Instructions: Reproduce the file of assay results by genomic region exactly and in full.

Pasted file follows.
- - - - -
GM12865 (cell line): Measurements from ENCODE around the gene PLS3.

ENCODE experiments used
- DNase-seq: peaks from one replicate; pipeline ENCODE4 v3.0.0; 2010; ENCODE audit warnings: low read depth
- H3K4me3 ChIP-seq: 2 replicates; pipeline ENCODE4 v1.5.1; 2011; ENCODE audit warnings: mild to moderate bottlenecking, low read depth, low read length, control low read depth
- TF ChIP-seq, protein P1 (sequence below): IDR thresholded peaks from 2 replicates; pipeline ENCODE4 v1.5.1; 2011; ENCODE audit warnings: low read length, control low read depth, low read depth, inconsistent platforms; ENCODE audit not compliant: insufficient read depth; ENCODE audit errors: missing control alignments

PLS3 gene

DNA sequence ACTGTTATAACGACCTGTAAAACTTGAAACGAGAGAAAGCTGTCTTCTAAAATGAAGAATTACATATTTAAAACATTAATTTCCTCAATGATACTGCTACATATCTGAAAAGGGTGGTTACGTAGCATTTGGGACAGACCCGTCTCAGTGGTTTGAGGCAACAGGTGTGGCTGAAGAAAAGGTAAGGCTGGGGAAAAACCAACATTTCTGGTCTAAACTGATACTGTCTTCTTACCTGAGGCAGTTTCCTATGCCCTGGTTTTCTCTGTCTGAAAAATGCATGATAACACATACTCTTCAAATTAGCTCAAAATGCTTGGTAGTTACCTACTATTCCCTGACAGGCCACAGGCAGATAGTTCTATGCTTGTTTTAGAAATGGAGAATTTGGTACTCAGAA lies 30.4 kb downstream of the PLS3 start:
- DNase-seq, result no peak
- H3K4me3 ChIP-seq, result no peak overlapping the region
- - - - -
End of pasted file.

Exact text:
GM12865 (cell line): Measurements from ENCODE around the gene PLS3.

ENCODE experiments used
- DNase-seq: peaks from one replicate; pipeline ENCODE4 v3.0.0; 2010; ENCODE audit warnings: low read depth
- H3K4me3 ChIP-seq: 2 replicates; pipeline ENCODE4 v1.5.1; 2011; ENCODE audit warnings: mild to moderate bottlenecking, low read depth, low read length, control low read depth
- TF ChIP-seq, protein P1 (sequence below): IDR thresholded peaks from 2 replicates; pipeline ENCODE4 v1.5.1; 2011; ENCODE audit warnings: low read length, control low read depth, low read depth, inconsistent platforms; ENCODE audit not compliant: insufficient read depth; ENCODE audit errors: missing control alignments

PLS3 gene

DNA sequence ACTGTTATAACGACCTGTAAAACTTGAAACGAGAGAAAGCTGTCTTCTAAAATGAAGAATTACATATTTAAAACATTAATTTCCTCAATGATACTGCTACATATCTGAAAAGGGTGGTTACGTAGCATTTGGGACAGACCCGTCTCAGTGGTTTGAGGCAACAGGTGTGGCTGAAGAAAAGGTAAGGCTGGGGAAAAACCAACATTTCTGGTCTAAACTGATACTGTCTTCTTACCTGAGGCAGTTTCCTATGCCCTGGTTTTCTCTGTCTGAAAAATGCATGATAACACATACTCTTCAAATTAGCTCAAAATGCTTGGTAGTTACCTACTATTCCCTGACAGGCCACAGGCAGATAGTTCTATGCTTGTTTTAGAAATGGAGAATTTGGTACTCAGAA lies 30.4 kb downstream of the PLS3 start:
- DNase-seq, result no peak
- H3K4me3 ChIP-seq, result no peak overlapping the region